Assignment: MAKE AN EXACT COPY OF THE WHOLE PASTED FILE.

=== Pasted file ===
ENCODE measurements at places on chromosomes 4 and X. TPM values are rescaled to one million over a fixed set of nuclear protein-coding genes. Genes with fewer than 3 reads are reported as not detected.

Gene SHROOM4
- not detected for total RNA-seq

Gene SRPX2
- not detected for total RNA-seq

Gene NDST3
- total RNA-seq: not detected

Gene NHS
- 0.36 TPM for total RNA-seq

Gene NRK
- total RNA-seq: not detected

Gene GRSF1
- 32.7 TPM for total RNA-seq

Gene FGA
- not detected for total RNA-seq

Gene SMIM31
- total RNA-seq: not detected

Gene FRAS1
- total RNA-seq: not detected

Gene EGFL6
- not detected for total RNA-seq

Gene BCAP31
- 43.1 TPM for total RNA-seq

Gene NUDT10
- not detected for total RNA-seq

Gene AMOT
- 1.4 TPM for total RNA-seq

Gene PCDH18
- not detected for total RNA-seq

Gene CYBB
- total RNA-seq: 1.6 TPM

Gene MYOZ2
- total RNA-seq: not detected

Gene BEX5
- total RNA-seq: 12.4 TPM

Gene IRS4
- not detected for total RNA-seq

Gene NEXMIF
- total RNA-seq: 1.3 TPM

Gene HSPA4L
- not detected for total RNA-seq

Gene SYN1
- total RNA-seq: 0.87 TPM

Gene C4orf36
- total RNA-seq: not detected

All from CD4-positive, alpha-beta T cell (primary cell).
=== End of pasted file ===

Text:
ENCODE measurements at places on chromosomes 4 and X. TPM values are rescaled to one million over a fixed set of nuclear protein-coding genes. Genes with fewer than 3 reads are reported as not detected.

Gene SHROOM4
- not detected for total RNA-seq

Gene SRPX2
- not detected for total RNA-seq

Gene NDST3
- total RNA-seq: not detected

Gene NHS
- 0.36 TPM for total RNA-seq

Gene NRK
- total RNA-seq: not detected

Gene GRSF1
- 32.7 TPM for total RNA-seq

Gene FGA
- not detected for total RNA-seq

Gene SMIM31
- total RNA-seq: not detected

Gene FRAS1
- total RNA-seq: not detected

Gene EGFL6
- not detected for total RNA-seq

Gene BCAP31
- 43.1 TPM for total RNA-seq

Gene NUDT10
- not detected for total RNA-seq

Gene AMOT
- 1.4 TPM for total RNA-seq

Gene PCDH18
- not detected for total RNA-seq

Gene CYBB
- total RNA-seq: 1.6 TPM

Gene MYOZ2
- total RNA-seq: not detected

Gene BEX5
- total RNA-seq: 12.4 TPM

Gene IRS4
- not detected for total RNA-seq

Gene NEXMIF
- total RNA-seq: 1.3 TPM

Gene HSPA4L
- not detected for total RNA-seq

Gene SYN1
- total RNA-seq: 0.87 TPM

Gene C4orf36
- total RNA-seq: not detected

All from CD4-positive, alpha-beta T cell (primary cell).